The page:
Alternatively referred to as an Ethernet cable, a CAT5 or Category 5 cable uses fifth generation of twisted pair Ethernet Technology. It is used for carrying signals and consists of four twisted pairs of copper wire connected via RJ-45 connector. Cat5 has a maximum length of 100m, exceeding this length without the aid of bridge or other network device could cause network issues.
It can supports 100 Mb/s speed over a 100 MHz bandwidth communication and is suitable for 10BASE-T, 100BASE-TX (Fast Ethernet), 1000BASE-T (Gigabit Ethernet), and 2.5GBASE-T. Cat 5 is also used to carry other signals such as telephony and video.
Cables twisting is not standard but normally there the pitch is between 1.3 – 1.95 cm for each pair. Within a single cable, each colored pair will also have different twist lengths based on prime numbers so that no two twists ever align. The amount of twists per pair is usually unique for each cable manufacturer.
Most Category 5 cables are unshielded, relying on the balanced line twisted pair design and differential signaling for noise rejection. These cables can be bent at any radius exceeding approximately four times the outside diameter of the cable.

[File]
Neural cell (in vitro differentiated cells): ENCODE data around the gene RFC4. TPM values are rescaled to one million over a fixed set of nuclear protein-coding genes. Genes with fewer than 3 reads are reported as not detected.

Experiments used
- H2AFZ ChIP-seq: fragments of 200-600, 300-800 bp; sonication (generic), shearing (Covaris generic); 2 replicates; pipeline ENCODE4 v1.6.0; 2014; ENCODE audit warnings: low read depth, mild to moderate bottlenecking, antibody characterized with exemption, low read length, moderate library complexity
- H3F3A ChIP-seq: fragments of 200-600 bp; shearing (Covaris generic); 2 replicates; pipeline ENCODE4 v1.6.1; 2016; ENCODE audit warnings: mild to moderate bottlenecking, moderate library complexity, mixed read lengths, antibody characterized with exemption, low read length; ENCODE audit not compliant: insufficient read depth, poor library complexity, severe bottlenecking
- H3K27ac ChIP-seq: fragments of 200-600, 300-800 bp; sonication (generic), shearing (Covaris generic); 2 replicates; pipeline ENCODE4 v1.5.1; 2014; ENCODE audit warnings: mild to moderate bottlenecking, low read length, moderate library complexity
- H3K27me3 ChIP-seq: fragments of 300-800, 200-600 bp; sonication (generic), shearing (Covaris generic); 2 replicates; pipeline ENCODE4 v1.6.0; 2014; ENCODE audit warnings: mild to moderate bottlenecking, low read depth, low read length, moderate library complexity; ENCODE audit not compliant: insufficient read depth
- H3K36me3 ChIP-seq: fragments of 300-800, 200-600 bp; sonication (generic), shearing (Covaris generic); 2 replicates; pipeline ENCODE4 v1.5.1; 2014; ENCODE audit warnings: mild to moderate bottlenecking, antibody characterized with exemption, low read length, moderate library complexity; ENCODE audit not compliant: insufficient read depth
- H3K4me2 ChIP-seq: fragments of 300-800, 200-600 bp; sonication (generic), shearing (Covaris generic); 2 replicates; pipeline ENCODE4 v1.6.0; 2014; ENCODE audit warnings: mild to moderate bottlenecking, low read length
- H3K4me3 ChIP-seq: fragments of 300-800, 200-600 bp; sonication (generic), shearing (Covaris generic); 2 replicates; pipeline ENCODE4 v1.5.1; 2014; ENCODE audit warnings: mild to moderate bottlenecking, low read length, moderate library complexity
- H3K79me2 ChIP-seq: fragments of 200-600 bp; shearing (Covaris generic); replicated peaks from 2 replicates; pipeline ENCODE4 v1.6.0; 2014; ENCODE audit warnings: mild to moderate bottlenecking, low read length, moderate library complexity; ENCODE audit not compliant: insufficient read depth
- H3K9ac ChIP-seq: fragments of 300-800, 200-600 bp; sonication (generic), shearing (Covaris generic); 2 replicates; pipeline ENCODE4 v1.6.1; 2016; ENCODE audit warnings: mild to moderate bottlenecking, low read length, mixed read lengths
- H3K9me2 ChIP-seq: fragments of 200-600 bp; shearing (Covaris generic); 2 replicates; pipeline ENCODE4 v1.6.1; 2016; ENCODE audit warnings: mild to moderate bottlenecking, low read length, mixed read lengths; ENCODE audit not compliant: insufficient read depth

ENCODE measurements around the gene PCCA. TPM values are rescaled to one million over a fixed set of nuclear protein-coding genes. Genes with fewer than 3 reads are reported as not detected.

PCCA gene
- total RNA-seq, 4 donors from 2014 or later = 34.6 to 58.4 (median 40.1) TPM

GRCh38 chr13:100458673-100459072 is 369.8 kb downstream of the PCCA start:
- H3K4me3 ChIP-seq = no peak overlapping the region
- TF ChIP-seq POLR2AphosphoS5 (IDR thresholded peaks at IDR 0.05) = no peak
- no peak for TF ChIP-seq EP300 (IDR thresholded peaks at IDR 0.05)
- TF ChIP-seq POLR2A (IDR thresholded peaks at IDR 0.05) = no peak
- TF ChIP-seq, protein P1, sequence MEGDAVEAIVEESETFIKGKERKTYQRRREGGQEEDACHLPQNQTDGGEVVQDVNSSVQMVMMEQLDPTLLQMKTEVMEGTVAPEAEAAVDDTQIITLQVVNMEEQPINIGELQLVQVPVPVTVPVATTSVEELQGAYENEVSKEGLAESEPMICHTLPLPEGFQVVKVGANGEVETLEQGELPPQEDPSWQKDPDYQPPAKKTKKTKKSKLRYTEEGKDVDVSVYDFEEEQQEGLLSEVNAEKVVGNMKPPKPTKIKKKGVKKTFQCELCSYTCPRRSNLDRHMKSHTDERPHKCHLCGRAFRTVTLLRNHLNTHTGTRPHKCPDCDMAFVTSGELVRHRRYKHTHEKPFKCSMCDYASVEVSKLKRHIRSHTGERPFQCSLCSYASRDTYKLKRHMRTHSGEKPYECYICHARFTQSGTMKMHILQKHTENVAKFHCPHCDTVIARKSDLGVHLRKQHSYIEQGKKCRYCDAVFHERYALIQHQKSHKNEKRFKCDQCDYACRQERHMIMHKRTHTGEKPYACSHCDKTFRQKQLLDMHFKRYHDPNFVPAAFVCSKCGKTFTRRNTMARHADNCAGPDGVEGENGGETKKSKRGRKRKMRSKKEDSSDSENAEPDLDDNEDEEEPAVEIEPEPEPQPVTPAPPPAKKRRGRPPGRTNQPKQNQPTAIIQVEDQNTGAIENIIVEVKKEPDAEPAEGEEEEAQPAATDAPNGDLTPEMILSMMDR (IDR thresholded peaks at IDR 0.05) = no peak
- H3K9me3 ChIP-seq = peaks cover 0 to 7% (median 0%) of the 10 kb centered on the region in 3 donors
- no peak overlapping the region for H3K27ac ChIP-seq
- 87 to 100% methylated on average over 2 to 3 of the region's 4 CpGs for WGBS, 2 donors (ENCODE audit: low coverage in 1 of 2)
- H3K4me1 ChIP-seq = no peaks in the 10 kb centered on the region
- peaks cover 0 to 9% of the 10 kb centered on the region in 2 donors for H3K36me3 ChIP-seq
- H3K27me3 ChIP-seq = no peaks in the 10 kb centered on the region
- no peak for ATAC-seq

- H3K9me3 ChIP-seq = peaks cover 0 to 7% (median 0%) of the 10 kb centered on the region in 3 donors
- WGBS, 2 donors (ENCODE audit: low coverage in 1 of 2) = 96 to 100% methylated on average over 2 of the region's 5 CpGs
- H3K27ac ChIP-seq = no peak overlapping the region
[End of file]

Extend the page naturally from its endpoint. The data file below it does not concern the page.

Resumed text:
Cat-5 cables can carry up to 25 watts of power through the use of Power over Ethernet (PoE).
Twisted pair cable like CAT5 comes in two main varieties, solid and stranded.
Solid CAT5 cable supports longer length runs and works best in fixed wiring configurations like office buildings. Stranded CAT5 cable, on the other hand, is more pliable and better suited for shorter-distance, movable cabling such as on-the-fly patch cables.
Although newer cable technologies like CAT6 and CAT7 have subsequently been developed, Category 5 Ethernet cable remains the popular choice for most wired local area networks (LANs), because or the combination of affordability and high performance that Ethernet gear offers.
Cat 5 cables uses two standards to wire cables to connectors, these are named as “Straight cables” (EIA/TIA-568B) and “Cross Over cables” (EIA/TIA-568A). Both are appropriate for high speed data, though Straight cables are somewhat more common for installed wiring and Cross Over cables are more common in jumpers. There is no performance advantage either way. The only real difference between the two is the order in which the pairs are used (orange and green).